On Your Marks, Get Set, Wait
What’s really important when reading an article online? Content should always come first, and give users the option for more later.
Since the last re-design of my website, I decided to make the switch to Disqus for my commenting system. This comes with a couple of disadvantages but also with a few advantages.
In this article I’m going to run through how I manage my comments section from a front-end development perspective, with respect to user experience, performance, and accessibility.
- The greatest disadvantage of using Disqus may or may not be obvious, but it means you’re locked into using Disqus for your comments. Disqus do offer importing and exporting options, but it’s not a guarantee that whatever commenting platform you want to move from or to will make for an easy, foolproof process.
- It also used to be the case that you needed to have an account with Disqus in order to be able to make comments, but there is now an optional setting that owners can toggle enabling guests to make comments.
- It’s beyond my knowledge how caching is affected by Disqus—whether or not it is cached, or available to be cached offline—but as the movement to bring offline support to the web ramps up, this could present an issue.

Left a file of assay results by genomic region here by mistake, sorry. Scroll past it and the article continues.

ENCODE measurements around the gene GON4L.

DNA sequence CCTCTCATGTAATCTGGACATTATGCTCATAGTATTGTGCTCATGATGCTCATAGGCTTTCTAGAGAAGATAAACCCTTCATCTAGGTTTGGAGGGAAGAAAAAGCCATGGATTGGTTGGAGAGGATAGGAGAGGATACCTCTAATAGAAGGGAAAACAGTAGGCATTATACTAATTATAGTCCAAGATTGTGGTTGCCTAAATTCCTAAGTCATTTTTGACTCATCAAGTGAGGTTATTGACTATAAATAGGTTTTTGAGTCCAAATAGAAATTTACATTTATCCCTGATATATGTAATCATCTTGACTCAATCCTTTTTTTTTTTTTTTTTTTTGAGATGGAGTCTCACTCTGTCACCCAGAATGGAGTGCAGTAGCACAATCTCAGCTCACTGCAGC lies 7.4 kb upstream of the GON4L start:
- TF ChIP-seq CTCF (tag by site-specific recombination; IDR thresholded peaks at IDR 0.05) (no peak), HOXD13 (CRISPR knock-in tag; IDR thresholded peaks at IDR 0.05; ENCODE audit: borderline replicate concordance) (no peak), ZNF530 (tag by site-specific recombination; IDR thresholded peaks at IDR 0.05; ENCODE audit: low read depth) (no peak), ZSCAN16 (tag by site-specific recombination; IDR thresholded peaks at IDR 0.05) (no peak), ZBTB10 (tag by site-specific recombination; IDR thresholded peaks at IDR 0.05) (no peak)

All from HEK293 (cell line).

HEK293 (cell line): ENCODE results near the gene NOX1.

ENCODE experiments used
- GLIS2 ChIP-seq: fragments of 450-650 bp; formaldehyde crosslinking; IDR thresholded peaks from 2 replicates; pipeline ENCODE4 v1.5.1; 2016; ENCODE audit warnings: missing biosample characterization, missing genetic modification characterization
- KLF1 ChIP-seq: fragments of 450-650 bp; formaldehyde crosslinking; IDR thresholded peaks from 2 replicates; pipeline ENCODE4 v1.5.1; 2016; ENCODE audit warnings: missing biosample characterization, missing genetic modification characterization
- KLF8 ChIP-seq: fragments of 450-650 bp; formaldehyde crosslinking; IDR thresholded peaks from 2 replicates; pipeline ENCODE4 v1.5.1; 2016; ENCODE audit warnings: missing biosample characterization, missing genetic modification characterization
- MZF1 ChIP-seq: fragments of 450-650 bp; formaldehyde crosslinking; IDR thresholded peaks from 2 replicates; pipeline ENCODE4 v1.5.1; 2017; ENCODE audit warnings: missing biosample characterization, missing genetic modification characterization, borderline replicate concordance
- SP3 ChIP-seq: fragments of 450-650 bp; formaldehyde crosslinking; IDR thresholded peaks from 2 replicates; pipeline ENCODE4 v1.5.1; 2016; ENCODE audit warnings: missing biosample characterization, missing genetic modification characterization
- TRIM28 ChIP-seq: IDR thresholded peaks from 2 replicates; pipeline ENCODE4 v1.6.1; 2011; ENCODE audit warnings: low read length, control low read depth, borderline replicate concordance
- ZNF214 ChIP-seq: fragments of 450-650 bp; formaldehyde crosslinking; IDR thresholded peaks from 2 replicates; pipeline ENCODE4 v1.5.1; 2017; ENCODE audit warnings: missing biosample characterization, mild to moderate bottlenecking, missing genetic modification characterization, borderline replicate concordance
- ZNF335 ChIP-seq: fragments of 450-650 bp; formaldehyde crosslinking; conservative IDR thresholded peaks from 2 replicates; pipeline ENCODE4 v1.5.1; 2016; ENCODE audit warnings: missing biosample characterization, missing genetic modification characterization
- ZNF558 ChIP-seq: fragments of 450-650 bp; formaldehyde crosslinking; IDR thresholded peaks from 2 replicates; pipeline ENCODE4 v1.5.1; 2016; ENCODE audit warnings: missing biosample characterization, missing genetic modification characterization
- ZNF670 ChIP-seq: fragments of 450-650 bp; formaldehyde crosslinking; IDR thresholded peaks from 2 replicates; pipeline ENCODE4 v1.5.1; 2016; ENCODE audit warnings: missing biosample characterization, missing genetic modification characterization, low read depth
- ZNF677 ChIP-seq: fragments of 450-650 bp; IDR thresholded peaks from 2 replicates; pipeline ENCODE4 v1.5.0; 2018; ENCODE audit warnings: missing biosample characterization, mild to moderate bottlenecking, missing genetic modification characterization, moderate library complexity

- Once you’ve signed up for a Disqus account, you’ll be able to comment on every site that has implemented Disqus for their commenting system and allows comments from the public.
Disqus has nearly all the bells and whistles you could want for making comments:
- threaded replies; mentions; notifications
- Robust Administration tools
- Automatic anti-spam filters, and ones you can customise yourself, including:
- whitelist / blacklist; restricted words
- Option to display related articles from your own blog or from other blogs using Disqus
- Option to add targeted ads and monetise upon clickthroughs
First, let’s look at some statistics for loading Disqus comments on page load:
37% of an article page’s load time comes from loading Disqus